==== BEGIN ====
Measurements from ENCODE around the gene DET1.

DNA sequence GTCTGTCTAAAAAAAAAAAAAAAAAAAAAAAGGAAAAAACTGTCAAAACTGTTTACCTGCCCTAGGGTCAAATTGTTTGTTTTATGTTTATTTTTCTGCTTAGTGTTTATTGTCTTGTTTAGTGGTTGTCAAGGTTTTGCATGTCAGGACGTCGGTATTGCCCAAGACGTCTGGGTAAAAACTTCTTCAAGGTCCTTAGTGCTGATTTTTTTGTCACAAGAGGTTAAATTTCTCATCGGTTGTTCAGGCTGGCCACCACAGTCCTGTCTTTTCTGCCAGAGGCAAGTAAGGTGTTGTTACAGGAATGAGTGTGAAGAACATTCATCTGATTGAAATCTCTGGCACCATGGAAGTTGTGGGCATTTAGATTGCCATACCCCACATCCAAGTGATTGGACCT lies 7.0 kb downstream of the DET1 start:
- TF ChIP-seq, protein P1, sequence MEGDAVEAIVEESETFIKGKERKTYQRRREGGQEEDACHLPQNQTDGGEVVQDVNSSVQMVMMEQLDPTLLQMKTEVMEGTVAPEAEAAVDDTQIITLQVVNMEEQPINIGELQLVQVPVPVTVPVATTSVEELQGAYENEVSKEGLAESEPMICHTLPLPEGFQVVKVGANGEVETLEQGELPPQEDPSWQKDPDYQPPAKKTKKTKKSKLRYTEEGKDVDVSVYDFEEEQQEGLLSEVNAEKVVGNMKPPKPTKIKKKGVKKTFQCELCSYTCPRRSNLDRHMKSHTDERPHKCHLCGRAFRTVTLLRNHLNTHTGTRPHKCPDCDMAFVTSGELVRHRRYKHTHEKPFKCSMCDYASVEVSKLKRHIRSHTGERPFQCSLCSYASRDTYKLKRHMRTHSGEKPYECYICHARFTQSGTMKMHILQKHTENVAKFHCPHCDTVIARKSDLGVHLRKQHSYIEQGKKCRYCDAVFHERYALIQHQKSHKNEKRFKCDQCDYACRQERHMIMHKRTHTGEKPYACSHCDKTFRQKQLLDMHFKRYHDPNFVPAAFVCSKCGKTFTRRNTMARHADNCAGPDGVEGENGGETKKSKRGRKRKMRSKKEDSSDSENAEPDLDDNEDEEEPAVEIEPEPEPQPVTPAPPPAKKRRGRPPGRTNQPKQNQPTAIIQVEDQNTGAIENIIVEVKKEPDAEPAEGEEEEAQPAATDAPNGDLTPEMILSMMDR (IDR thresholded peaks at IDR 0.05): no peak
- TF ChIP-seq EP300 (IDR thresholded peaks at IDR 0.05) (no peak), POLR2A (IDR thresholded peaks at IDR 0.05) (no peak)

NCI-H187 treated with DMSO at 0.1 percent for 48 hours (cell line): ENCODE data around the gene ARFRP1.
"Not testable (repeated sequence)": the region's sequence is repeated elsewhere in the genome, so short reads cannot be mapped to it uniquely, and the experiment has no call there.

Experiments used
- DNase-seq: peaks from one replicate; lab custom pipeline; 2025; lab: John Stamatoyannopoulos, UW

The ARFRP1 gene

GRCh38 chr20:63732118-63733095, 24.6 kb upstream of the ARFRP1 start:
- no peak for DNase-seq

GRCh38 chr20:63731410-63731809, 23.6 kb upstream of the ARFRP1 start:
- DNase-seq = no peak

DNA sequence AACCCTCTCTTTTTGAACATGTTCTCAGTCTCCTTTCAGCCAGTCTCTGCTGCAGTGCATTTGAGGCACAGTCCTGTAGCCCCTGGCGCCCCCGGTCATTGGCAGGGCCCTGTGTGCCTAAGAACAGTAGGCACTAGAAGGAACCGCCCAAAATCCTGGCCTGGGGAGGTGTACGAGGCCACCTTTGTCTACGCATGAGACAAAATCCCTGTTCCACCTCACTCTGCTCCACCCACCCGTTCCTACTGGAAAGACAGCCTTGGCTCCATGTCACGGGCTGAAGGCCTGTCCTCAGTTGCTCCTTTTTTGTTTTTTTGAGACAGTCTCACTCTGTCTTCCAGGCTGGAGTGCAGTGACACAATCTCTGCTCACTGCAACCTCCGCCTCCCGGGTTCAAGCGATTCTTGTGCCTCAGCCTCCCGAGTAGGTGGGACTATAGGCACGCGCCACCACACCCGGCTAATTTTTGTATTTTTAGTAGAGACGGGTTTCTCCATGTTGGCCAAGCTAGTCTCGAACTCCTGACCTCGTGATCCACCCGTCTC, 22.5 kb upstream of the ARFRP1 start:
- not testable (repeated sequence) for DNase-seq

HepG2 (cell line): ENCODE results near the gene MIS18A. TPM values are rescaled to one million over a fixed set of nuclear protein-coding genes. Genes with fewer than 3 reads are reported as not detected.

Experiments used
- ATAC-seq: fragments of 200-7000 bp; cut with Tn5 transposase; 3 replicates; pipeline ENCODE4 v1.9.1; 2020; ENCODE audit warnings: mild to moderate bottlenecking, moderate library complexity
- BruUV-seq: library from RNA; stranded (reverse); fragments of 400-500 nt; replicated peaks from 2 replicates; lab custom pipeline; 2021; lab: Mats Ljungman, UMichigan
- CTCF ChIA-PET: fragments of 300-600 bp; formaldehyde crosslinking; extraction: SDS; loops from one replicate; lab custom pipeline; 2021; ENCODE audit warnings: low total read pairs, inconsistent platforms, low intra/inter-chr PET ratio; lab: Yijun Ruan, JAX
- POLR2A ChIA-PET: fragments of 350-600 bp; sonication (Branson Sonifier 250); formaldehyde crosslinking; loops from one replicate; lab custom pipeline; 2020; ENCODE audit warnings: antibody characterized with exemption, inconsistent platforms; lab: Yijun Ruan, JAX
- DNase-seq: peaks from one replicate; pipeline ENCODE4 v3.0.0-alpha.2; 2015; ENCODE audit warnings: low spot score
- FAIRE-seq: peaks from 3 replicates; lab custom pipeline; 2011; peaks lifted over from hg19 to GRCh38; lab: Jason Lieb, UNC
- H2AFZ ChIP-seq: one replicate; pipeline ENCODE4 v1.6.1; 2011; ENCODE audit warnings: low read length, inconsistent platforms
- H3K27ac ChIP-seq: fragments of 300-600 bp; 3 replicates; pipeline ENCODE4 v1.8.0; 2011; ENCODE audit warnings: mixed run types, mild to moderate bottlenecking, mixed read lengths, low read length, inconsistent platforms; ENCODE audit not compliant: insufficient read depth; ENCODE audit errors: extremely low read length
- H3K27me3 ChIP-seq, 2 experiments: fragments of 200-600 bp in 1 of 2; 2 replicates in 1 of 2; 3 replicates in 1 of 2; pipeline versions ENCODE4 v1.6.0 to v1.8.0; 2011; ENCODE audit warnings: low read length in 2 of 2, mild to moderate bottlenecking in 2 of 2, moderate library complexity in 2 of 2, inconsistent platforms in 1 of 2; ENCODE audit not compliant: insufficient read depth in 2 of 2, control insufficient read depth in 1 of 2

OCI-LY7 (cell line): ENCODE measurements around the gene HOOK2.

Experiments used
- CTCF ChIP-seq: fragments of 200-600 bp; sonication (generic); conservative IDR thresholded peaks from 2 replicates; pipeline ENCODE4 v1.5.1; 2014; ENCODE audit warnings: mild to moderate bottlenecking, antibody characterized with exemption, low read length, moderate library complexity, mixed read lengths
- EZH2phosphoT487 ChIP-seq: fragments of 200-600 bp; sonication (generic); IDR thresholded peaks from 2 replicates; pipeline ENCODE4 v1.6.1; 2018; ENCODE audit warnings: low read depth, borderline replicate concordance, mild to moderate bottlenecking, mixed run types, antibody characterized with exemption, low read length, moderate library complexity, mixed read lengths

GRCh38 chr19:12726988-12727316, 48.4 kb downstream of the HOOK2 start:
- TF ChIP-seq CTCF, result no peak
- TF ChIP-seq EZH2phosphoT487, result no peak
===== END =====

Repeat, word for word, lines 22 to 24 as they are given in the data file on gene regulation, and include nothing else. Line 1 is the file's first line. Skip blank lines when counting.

- DNase-seq: peaks from one replicate; pipeline ENCODE4 v3.0.0-alpha.2; 2015; ENCODE audit warnings: low spot score
- FAIRE-seq: peaks from 3 replicates; lab custom pipeline; 2011; peaks lifted over from hg19 to GRCh38; lab: Jason Lieb, UNC
- H2AFZ ChIP-seq: one replicate; pipeline ENCODE4 v1.6.1; 2011; ENCODE audit warnings: low read length, inconsistent platforms